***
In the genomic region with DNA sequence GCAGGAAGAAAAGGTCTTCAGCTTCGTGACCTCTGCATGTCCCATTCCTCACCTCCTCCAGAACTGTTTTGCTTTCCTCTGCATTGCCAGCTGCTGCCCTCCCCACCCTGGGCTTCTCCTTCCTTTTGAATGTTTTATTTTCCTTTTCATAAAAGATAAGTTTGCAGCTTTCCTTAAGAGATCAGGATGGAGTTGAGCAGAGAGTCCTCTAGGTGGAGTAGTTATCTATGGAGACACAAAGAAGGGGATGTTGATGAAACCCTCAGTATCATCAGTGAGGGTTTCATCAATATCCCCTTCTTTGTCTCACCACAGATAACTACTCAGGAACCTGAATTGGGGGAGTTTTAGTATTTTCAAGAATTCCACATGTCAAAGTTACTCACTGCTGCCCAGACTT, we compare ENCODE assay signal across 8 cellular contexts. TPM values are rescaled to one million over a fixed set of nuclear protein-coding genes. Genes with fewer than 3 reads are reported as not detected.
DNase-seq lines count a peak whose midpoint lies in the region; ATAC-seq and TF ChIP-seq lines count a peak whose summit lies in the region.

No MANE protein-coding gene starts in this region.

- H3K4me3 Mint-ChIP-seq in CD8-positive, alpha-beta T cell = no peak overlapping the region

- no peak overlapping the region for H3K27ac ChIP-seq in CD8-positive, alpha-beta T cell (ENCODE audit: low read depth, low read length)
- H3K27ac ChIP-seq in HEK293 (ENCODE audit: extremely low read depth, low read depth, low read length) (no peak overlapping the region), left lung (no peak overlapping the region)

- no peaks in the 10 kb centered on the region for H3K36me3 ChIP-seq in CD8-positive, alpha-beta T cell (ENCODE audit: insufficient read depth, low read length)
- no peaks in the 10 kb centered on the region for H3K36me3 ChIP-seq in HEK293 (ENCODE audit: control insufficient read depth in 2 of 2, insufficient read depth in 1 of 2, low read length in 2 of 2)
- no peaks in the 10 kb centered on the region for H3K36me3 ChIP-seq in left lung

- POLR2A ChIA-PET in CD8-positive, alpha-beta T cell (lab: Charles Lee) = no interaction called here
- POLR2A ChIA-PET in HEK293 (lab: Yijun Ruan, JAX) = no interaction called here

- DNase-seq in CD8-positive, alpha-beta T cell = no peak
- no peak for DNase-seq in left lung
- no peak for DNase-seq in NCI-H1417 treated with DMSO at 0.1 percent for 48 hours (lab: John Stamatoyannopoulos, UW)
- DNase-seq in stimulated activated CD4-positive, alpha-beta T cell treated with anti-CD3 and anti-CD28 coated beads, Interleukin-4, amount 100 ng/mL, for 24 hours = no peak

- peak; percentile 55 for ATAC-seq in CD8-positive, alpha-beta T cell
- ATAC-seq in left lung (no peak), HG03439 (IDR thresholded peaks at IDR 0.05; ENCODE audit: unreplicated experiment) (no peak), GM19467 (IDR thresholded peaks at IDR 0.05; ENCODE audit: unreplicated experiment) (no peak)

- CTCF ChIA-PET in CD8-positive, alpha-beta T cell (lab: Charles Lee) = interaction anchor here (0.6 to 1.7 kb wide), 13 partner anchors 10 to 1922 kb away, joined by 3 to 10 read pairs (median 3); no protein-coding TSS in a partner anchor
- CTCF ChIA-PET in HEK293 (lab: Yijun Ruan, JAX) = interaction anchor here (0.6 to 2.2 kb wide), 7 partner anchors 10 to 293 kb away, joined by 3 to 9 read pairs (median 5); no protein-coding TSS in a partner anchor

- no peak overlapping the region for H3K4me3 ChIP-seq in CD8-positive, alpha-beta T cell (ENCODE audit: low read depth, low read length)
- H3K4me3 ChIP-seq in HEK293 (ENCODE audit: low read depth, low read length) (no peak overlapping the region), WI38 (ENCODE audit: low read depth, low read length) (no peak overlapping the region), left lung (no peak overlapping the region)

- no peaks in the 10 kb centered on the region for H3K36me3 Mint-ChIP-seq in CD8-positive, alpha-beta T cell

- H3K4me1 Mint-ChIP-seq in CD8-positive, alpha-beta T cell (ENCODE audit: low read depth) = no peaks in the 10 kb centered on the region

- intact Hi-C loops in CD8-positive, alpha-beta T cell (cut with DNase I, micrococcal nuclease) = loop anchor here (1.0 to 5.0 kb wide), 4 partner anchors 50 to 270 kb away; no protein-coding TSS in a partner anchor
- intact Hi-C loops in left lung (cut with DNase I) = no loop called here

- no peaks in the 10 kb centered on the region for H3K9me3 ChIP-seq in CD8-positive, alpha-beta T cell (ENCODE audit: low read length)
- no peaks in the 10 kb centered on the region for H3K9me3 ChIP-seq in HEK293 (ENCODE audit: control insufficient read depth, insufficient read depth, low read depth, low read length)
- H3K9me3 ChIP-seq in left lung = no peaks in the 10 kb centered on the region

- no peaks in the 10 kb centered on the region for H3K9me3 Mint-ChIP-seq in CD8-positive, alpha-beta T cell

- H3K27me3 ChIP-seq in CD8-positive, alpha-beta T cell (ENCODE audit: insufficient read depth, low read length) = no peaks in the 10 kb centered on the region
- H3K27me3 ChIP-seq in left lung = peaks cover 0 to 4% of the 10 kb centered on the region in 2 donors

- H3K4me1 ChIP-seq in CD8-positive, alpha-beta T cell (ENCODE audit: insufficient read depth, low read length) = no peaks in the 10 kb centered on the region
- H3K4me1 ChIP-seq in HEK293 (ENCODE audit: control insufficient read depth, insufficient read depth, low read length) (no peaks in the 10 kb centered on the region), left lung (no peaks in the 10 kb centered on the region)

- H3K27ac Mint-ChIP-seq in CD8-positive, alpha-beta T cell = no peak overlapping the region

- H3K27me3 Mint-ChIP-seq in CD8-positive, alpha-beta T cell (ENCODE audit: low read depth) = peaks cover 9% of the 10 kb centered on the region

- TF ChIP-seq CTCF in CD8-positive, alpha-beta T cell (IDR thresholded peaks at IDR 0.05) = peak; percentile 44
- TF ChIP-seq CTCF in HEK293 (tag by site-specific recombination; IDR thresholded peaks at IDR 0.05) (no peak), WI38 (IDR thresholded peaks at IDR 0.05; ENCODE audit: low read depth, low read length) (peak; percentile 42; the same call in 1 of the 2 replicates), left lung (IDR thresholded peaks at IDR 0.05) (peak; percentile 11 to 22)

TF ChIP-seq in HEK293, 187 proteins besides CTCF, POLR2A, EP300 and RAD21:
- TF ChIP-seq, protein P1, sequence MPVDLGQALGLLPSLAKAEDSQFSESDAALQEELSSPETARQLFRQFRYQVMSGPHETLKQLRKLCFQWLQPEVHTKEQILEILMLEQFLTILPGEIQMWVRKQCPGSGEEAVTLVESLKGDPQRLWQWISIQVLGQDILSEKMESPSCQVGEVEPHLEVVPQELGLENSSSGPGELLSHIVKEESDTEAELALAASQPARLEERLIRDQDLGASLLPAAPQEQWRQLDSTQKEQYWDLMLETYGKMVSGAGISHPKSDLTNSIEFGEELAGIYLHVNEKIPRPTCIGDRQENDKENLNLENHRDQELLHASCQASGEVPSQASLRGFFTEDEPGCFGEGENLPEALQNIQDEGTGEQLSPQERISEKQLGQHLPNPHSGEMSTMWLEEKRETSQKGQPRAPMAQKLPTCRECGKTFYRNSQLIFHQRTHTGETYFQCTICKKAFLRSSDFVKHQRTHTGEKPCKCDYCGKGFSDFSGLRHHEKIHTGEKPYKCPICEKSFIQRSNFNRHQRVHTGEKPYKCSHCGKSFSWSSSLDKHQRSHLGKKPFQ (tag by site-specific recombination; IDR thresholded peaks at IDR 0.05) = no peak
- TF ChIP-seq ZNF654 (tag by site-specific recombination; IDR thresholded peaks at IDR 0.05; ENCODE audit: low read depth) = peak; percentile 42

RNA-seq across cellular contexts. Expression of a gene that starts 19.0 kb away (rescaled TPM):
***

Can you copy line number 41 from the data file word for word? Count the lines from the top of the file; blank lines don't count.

RNA-seq across cellular contexts. Expression of a gene that starts 19.0 kb away (rescaled TPM):